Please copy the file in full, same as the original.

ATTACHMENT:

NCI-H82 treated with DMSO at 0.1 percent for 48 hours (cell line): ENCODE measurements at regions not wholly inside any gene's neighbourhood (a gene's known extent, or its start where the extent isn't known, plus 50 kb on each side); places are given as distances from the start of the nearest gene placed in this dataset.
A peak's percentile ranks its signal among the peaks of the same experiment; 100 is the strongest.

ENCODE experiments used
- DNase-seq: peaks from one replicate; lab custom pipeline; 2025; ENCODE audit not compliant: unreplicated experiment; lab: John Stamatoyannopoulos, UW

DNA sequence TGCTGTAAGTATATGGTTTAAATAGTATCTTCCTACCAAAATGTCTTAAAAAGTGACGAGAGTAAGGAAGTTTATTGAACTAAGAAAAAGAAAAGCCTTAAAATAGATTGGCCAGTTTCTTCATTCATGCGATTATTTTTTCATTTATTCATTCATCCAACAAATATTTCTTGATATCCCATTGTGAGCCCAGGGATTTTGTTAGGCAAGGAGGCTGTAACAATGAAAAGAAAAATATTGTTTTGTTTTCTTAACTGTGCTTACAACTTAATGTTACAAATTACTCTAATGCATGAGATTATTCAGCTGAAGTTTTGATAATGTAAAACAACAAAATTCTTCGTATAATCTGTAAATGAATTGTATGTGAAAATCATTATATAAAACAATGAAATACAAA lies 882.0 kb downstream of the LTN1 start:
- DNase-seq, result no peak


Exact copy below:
NCI-H82 treated with DMSO at 0.1 percent for 48 hours (cell line): ENCODE measurements at regions not wholly inside any gene's neighbourhood (a gene's known extent, or its start where the extent isn't known, plus 50 kb on each side); places are given as distances from the start of the nearest gene placed in this dataset.
A peak's percentile ranks its signal among the peaks of the same experiment; 100 is the strongest.

ENCODE experiments used
- DNase-seq: peaks from one replicate; lab custom pipeline; 2025; ENCODE audit not compliant: unreplicated experiment; lab: John Stamatoyannopoulos, UW

DNA sequence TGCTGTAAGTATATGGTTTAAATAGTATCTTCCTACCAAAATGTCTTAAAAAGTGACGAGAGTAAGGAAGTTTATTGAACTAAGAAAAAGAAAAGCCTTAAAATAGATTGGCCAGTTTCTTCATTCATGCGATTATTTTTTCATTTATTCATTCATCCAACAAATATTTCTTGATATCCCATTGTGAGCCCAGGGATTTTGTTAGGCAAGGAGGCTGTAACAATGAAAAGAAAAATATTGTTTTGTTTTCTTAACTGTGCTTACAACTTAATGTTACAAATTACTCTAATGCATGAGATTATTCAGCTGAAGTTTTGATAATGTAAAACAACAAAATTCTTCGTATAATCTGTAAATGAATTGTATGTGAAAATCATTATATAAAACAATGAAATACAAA lies 882.0 kb downstream of the LTN1 start:
- DNase-seq, result no peak